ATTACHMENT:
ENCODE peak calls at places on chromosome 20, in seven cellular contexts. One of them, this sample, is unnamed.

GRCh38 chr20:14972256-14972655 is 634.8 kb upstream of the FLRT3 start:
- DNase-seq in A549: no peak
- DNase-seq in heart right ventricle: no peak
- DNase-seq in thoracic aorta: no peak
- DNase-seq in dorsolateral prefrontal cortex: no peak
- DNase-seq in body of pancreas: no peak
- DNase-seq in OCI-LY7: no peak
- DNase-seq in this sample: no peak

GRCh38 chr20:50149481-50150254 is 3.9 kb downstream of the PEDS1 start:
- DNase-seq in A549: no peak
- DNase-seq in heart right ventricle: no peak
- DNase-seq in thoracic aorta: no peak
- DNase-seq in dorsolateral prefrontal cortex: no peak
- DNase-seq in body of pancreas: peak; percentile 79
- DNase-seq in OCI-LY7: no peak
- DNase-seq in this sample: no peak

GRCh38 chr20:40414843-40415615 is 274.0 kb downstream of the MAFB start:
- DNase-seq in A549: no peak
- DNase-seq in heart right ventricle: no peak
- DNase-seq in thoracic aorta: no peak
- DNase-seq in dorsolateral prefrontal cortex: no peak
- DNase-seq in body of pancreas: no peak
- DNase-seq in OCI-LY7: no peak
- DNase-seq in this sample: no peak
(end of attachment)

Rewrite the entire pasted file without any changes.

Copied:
ENCODE peak calls at places on chromosome 20, in seven cellular contexts. One of them, this sample, is unnamed.

GRCh38 chr20:14972256-14972655 is 634.8 kb upstream of the FLRT3 start:
- DNase-seq in A549: no peak
- DNase-seq in heart right ventricle: no peak
- DNase-seq in thoracic aorta: no peak
- DNase-seq in dorsolateral prefrontal cortex: no peak
- DNase-seq in body of pancreas: no peak
- DNase-seq in OCI-LY7: no peak
- DNase-seq in this sample: no peak

GRCh38 chr20:50149481-50150254 is 3.9 kb downstream of the PEDS1 start:
- DNase-seq in A549: no peak
- DNase-seq in heart right ventricle: no peak
- DNase-seq in thoracic aorta: no peak
- DNase-seq in dorsolateral prefrontal cortex: no peak
- DNase-seq in body of pancreas: peak; percentile 79
- DNase-seq in OCI-LY7: no peak
- DNase-seq in this sample: no peak

GRCh38 chr20:40414843-40415615 is 274.0 kb downstream of the MAFB start:
- DNase-seq in A549: no peak
- DNase-seq in heart right ventricle: no peak
- DNase-seq in thoracic aorta: no peak
- DNase-seq in dorsolateral prefrontal cortex: no peak
- DNase-seq in body of pancreas: no peak
- DNase-seq in OCI-LY7: no peak
- DNase-seq in this sample: no peak